Photo Gallery | High School Football Practices
For the first time in five years, high school football participation went up in America last year.
Keith Thomson wishes that trend extended to his team in Lee.
"I haven't seen an increase in numbers," the Wildcats football coach said. "I've seen anything but."
Thomson's struggle to attract kids to, and keep them in, the football program is not exclusive to Lee, either. Across Berkshire County, programs are dealing with either fewer participants than previous years, or regular numbers typically lower than coaches would like.
Thomson's current Lee squad has 31 players. Traditionally, he's had at least 40 per year.
Compare that to, for example, the current 31-player roster at Mount Greylock, and the 32-player rosters that both the Drury and Hoosac Valley programs have -- and for Drury's program, the number is split between DHS students and former St. Joseph Crusaders who now play for Drury in a co-op program.
"It's been a huge struggle," sixth-year Drury coach Bill Bryce said. "We've generally started somewhere in the mid- to-low 30s, and by the end of the season, we're in the mid-to-low 20s. It makes it hard to practice. [Junior varsity] games get canceled, so the young guys have to go play against the older guys in practice ... and they don't have the reward of playing in their own game."
The attrition in Berkshire County football rosters, for once, is going against the national data. The National Federation of State High School Associations (NFHS), in a Wednesday press release, stated that football saw its first increase in participation in five years, helping the overall boys sports participation push past 4 1/2 million for the first time.
NFHS Executive Director Bob Gardner said in the release that the federation is pleased with the increase in football numbers, and that new precautions in place to address concussion issues back up their belief that the risk of injury is as low as it's ever been.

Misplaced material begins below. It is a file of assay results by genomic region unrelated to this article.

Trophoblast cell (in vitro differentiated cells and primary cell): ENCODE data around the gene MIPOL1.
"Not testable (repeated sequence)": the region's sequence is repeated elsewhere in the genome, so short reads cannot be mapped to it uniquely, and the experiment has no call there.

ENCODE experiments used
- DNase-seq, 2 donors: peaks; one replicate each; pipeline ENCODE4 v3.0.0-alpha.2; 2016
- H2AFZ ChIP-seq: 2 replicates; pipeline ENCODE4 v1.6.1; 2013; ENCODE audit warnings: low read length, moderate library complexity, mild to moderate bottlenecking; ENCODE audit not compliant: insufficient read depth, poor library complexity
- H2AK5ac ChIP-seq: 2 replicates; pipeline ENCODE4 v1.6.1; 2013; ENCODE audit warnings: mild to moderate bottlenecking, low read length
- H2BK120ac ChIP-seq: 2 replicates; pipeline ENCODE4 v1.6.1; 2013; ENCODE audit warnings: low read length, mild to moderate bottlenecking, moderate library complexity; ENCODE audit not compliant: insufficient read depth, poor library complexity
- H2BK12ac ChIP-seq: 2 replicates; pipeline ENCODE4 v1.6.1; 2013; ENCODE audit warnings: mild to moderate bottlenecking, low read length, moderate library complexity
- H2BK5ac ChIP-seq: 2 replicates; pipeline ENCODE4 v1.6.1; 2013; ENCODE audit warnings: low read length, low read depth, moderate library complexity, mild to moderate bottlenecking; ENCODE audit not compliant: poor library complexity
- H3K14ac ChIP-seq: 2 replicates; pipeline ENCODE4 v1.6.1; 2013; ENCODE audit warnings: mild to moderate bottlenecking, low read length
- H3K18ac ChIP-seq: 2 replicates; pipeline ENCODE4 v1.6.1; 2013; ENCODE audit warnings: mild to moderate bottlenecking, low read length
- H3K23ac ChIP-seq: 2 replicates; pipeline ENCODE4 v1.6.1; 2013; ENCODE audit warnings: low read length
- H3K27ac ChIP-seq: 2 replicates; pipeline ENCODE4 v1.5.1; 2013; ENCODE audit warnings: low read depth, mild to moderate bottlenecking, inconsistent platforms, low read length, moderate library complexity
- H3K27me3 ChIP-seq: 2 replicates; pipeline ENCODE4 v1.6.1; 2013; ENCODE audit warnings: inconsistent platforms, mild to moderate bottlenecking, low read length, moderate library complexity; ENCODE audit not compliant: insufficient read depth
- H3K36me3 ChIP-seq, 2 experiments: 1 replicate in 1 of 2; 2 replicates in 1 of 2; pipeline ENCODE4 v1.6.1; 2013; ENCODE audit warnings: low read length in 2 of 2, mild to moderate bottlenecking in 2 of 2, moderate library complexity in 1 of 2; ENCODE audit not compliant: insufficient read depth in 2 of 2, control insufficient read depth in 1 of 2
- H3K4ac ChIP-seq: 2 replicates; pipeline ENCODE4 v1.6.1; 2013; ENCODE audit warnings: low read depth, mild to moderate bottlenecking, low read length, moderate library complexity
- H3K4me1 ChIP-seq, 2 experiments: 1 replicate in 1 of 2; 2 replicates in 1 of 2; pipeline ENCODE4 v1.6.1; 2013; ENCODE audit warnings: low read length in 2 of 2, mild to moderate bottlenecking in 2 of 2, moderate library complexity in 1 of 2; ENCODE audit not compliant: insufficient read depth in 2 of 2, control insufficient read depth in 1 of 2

"Certainly, this rise in football numbers is a confirmation of those beliefs and indicates the strong continued interest nationwide in high school football," Gardner said.
That's all well and good nationally, but it hasn't helped everywhere locally. Thomson addresses concussion concerns with both prospective football parents and the parents of current players each year.
Lee takes part in ImPACT testing for athletes to assess cognitive functions related to concussions. Thomson has geared his practices to be less contact-intensive, focusing more on Xs and Os on both the field and in the film room.
"Other than that, I don't know that you can completely eliminate the fears people have," he said. "It's a tough deal, but it is what it is and everybody's got to deal with it."
Even in programs in which numbers aren't a concern -- like Wahconah, which has won a Western Mass. Super Bowl and reached the MIAA state semifinal round in the last two seasons -- the concerns regarding head injuries take their toll and force coaches to assure parents that the players are safe.
"[There's] all the negativity in the press about concussions and everything else in the world, so [the NFHS numbers] surprise me a little," Warriors coach Gary Campbell said.
Campbell noted, though, that it's not just concussion concerns that have contributed to lower football numbers. He cited Wahconah's smaller enrollment numbers in general, but added that his program's participation is in the mid-50s so far.
"To get 55 boys ... that's a pretty good percentage," he said. "We're happy with our numbers."
In-season attrition can also take its toll on a program. Whether injuries mount or in-season grades drop -- Bryce praised Drury's policy requiring athletes to be passing at least five academic, non-physical education classes, including both math and English -- county teams will typically lose a few players before season's end.
For some, though, the recent downward trend in football participation is just part of the natural ebb and flow you'd see in any school in America. McCann Tech coach Bob LeClair said his 44-boy roster is bigger than previous years, but he noted that he graduated just two seniors last year, and only six the year before that.
This year, the Hornets have 12 seniors and 13 incoming freshman players.
"For us, the amount of kids who come in with each class ... it's cyclical," he said. "You'll get a group with good athletes, and this is what we've got right now, kids who want to play football."